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The NSW government is facing mounting pressure to provide compensation to businesses and residents affected by work on Sydney’s $2.1 billion light rail project amid threats of a class action.
A small-business forum conducted by independent City of Sydney councillor Angela Vithoulkas on Wednesday night was told that not only were businesses suffering financial stress but the pressure was having an impact on people’s mental health.
Ms Vithoulkas said construction over the past 14 months had caused damage to houses and some residents had reported the stench of diesel entering their homes and drilling past midnight that was so loud they had bought decibel recording devices to provide evidence.
Work on the light rail is now under way on every stage of the 12km route, which runs from Circular Quay in the city to Randwick in the eastern suburbs.
David Tracy, who owns Steel Bar and Grill and Steel Espresso in the city, said the work was having a deep impact. “I don’t sleep like I used to,” he said. “We’re completely blocked off and falling behind on the rent.”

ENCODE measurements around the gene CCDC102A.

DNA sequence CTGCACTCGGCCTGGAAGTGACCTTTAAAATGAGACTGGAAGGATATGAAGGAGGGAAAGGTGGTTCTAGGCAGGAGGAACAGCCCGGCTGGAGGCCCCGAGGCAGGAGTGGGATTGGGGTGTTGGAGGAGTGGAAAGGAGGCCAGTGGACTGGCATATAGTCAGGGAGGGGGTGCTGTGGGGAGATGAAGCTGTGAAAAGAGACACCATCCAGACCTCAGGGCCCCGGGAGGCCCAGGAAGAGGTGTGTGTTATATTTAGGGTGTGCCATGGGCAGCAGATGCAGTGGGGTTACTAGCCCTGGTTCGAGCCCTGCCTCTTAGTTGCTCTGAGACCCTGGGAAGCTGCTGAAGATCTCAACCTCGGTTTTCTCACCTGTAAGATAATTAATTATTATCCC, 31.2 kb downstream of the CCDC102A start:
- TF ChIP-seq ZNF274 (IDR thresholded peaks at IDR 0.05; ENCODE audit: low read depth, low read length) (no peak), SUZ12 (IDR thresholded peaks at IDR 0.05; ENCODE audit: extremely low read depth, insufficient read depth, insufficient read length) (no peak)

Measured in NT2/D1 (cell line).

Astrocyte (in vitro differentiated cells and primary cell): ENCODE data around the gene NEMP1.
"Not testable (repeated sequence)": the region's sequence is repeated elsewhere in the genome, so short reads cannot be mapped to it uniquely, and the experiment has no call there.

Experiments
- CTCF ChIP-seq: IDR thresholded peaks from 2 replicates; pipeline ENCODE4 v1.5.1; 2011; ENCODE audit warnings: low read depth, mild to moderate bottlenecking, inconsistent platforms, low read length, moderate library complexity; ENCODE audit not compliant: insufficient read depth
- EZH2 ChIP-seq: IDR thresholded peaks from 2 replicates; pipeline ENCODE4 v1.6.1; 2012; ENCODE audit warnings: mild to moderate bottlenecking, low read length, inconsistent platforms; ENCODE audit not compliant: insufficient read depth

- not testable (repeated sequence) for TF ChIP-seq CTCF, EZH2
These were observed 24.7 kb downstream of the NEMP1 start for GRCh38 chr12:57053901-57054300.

Local businesses say they have suffered a 30 per cent drop in revenue, forcing some to close and others to refinance their homes.
A spokeswoman for NSW Transport Minister Andrew Constance said: “As with any major construction, there is some short-term disruption caused. However we are building a $2.1bn infrastructure project which, when complete, will significantly benefit the CBD, including the businesses along the alignment.”
She said Transport for NSW and the light rail developer “regularly meet with businesses affected. They have held numerous forums, have a specialist team to assist with freight and delivery access concerns and advisers from the NSW Small Business Commissioner have also reached out to assist local businesses along the light rail alignment.”
Ms Vithoulkas said some business owners were looking at a class action after seeking legal opinion. “We are now preparing to raise funding for it,’’ she said.
Affected residents are conducting a survey on the impact of the work for presentation to the Premier and Transport Minister.
This article first appeared on www.theaustralian.com.au
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